Platforms: PS4 (reviewed), Xbox One, PC
Developer: Ubisoft Montreal
2017 will go down as a year where gamers will be spoiled by greatness. With titles such as Breath of the Wild, Super Mario Odyssey, Horizon: Zero Dawn, Persona 5, and even Wolfenstein 2 (among many others), it’s easy to overlook the plethora of second-tier titles. Assassin’s Creed won’t likely have that problem by virtue of its name, but it’s ultimately where Origins ends up sitting when all is said and done.
As we know by now, Ubisoft has taken an extra year to give Origins more time to take the series in a bold new direction, and it does just that. At least within the confines of the series itself. While it’s quite different from every game in the series to date, Origins is a smörgåsbord of features and mechanics from established games like The Witcher 3: Wild Hunt, Horizon: Zero Dawn, Metal Gear Solid V: The Phantom Pain, and even a little Batman: Arkham Knight with an Assassin’s Creed flavor. The result is a game that is equal parts rewarding and clumsy, almost as if Ubisoft is trying to teach the series how to walk again.
Origins’ version of Ancient Egypt is painstakingly detailed and is easily the biggest world that Assassin’s Creed has ever made. Knowing that the team accurately rendered real tombs and cities makes them all the more thrilling to walk through, even if the game’s quest design can easily narrow your focus to a “dash towards the map marker” type of behavior. It’s not the most organic exploration you’ll find, but you’ll no doubt be impressed by the many sights and sounds of Assassin’s Creed: Origins.
The series’ shift to a Hit Box system opens up combat and invites new problems.
If you’ve ever played an Assassin’s Creed game, you know the mild immersion breakage that comes from being surrounded by enemies you know should attack you, but seem to be polite enough to take turns in doing so. Those days are gone.
Combat scenarios are more dynamic this time around, and it’s easy to get overwhelmed if you don’t take the time to quietly subdue enemies before you go running in. If an enemy spots you, they’ll shout, and more will come running. The fixed camera that accompanies the Hit Box can make things a bit difficult since it restricts your vision, but popping in and out of the enemy lock can give you a quick survey of your surroundings. The problem is, the controls aren’t always 100% responsive, so jumping in and out can be easier said than done.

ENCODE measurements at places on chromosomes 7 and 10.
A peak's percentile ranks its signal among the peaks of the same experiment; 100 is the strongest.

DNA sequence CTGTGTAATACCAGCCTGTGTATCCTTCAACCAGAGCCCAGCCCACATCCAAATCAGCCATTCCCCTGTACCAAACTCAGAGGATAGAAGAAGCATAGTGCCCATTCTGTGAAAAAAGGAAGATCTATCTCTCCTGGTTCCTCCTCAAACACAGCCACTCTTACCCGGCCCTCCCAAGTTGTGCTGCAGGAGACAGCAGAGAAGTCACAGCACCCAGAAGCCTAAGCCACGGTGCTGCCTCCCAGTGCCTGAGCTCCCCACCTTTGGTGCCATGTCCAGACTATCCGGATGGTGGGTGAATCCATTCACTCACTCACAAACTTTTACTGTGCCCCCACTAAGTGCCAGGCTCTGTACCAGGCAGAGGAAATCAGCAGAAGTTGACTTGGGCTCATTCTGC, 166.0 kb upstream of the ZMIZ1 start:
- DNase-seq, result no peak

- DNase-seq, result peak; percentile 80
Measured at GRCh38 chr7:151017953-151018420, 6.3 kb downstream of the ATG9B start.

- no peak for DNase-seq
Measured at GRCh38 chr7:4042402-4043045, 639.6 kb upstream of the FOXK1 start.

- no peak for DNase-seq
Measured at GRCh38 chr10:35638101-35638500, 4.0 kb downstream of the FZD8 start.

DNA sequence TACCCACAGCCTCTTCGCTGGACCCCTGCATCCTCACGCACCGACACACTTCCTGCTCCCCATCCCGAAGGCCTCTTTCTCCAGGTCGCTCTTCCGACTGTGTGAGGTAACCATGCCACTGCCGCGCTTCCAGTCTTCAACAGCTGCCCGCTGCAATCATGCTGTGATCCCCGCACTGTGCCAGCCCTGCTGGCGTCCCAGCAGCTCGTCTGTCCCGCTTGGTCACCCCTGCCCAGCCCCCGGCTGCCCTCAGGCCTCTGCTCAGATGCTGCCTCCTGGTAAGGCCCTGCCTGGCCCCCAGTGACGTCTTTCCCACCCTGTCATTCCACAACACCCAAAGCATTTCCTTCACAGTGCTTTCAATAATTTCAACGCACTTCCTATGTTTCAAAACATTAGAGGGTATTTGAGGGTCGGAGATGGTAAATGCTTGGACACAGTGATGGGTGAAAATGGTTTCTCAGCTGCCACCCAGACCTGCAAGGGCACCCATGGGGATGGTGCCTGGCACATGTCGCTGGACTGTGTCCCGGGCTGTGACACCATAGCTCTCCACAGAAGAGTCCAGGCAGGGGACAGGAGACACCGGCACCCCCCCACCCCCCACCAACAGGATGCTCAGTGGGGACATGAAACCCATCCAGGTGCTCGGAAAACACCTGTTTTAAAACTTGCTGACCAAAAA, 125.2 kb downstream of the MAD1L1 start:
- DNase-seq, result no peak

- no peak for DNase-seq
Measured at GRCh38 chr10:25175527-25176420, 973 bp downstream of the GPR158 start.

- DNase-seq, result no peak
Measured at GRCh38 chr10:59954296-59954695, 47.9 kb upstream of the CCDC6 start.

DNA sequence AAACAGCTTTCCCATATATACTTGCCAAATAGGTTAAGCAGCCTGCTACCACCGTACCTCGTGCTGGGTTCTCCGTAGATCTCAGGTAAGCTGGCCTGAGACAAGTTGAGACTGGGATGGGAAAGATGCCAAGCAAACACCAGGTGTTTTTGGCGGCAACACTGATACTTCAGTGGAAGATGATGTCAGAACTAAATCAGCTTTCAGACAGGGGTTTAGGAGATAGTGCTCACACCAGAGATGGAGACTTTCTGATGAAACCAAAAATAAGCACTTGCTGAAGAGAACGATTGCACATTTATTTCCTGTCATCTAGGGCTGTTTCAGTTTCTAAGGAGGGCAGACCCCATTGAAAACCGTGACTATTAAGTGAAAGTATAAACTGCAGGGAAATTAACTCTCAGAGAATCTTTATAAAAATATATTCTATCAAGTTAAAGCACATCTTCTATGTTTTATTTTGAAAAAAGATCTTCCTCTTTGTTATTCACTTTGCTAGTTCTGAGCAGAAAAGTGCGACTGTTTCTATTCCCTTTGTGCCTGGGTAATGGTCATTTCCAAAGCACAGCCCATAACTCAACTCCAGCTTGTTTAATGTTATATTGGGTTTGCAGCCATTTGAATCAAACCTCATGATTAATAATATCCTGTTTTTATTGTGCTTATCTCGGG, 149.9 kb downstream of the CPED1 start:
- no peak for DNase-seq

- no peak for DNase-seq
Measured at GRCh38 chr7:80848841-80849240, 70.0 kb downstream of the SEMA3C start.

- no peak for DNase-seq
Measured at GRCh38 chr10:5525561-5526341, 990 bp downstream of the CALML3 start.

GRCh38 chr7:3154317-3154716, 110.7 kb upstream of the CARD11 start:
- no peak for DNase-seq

Timing is a big part of succeeding in Origins’ combat, and mastering your Blocks, Dodges, and Parrying is of the utmost importance. Blocking can reward you by taking the arrows that an enemy archer fires at you and placing them in your inventory while dodging is the most effective means of getting out of harm’s way. Parrying is the most satisfying of the three to pull off, as shielded enemies are left open to your attacks, which can be a quick way out of a sticky situation. However, problems emerge with all three.
You’ll notice in your inventory that shields have their own HP, which tell you how much they can withstand before Bayek staggers. The game doesn’t tell you when you are reaching this point, nor when Bayek rebuilds his resistance, though experience will refine the educated guesswork it takes. But until that happens, you’re likely to find yourself getting staggered and beaten more times than you’d like. This could be an intentional design choice, in which case, it’s a matter of taste, but it is worth mentioning.
Dodging can be problematic, namely due to the fixed camera that comes with targeting enemies in the Hit Box system. Since you can’t see where you’re rolling to, it’s easy to roll into another enemy if you are taking on several of them at one time, resulting in some backstab damage. The timing of Origins’ parrying system can feel off, as weapons will glow yellow the instant before they strike you. It’s natural to take that visual cue as the moment to parry, but this isn’t the case, at least not most of the time. As a result, it seems as though there is a split second differential between the moment the cue emerges and when you should perform the action, which I found made me parry too soon or too late more often than not.
Assassin’s Creed: Origins can be a tad rough around the edges.
If you end up in combat, surrounded by enemies, they will not hesitate to charge at you (most of the time), and as a result, there’s a particular difficulty spike, which also ties into the game’s new leveling system. While this sounds nice on paper, in practice the system is brought down by some AI inconsistencies and some sluggish controls that you’ll need to adjust in the Settings Menu.
The standard camera sensitivity for Bayek is slow, so much so to the point that it can’t keep up with the movement of enemies as they strafe around you. I ended up increasing it in the settings, which feels odd having to do so on console. It’s not the worst thing in the world, but if you are the type of player that likes to mix it up in combat (shifting between bows and melee), it’s a necessity.
Enemy AI can also have some weird quirks, as there are times when you’ll be surrounded by 4-5 enemies who won’t hesitate to try and take your head off. But other times in a one-on-one situation, where an enemy will just keep backpedaling away from you in its combat stance and into a wall, and occasionally get caught on the geometry. It’s almost as if the computer can’t decide if it wants that enemy to retreat and light the pyre to summon reinforcements or just to fight you straight up. Either one would work, the AI just needs to commit to a direction.